The following are the most common symptoms of osteogenic sarcoma; however, each child may experience symptoms differently:

  • Pain (sharp or dull) at the site of the tumor.
  • Swelling and/or redness at the site of the tumor.
  • Increased pain with activity or lifting.Limping.
  • Decreased movement of the affected limb.

The symptoms may have been present over a short period of time or may have been occurring for six months or more. Often, an injury brings a child into a medical facility, where an X-ray may indicate suspicious bone lesions.

The symptoms of osteogenic sarcoma may resemble other conditions or medical problems. Always consult your child’s physician for a diagnosis.

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How is osteogenic sarcoma diagnosed?

In addition to a complete medical history and physical examination of your child, diagnostic procedures for osteogenic sarcoma may include the following methods:

  • Multiple imaging studies of the tumor and sites of possible metastasis, such as:
    • X-rays – a diagnostic test that uses invisible electromagnetic energy beams to produce images of internal tissues, bones and organs onto film. This test is used to measure and evaluate the curve.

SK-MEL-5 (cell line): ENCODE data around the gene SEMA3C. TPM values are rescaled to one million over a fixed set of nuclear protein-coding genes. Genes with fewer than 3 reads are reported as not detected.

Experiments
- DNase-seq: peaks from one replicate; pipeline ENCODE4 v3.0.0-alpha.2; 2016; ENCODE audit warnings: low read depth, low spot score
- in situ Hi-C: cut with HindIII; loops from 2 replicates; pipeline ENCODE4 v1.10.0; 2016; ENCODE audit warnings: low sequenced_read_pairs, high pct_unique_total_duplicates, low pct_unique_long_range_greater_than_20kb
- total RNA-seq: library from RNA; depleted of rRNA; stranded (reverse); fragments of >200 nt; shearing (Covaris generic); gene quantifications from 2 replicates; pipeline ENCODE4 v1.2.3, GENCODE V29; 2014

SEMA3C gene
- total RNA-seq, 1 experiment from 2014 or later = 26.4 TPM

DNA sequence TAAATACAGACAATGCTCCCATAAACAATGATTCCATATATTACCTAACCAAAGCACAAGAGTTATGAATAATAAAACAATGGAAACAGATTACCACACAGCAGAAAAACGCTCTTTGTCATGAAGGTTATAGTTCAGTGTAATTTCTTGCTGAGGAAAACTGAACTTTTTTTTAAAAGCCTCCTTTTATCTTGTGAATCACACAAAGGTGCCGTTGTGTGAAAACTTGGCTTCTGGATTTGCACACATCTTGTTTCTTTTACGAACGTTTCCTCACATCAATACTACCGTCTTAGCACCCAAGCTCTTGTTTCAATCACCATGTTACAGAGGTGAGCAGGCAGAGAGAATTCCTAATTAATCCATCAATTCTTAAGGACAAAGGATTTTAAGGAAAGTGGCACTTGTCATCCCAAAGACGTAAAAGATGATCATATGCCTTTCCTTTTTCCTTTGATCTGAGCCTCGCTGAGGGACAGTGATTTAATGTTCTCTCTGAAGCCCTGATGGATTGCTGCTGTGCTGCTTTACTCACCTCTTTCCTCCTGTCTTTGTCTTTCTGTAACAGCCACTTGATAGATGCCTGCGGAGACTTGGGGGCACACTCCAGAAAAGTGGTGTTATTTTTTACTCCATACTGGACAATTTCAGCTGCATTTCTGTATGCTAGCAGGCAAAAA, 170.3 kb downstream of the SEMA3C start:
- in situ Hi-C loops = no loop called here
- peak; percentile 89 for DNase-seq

• Bone scans – a nuclear imaging method to evaluate any degenerative and/or arthritic changes in the joints; to detect bone diseases and tumors; to determine the cause of bone pain or inflammation. This test is to rule out any infection or fractures.
    • Magnetic resonance imaging – a diagnostic procedure that uses a combination of large magnets, radiofrequencies and a computer to produce detailed images of organs and structures within the body.This test is done to rule out any associated abnormalities of the spinal cord and nerves.
    • Computed tomography scan (also called a CT or CAT scan) – a diagnostic imaging procedure that uses a combination of X-rays and computer technology to produce cross-sectional images (often called slices), both horizontally and vertically, of the body. A CT scan shows detailed images of any part of the body, including the bones, muscles, fat and organs. CT scans are more detailed than general X-rays.
  • Complete blood count – a measurement of size, number and maturity of different blood cells in a specific volume of blood.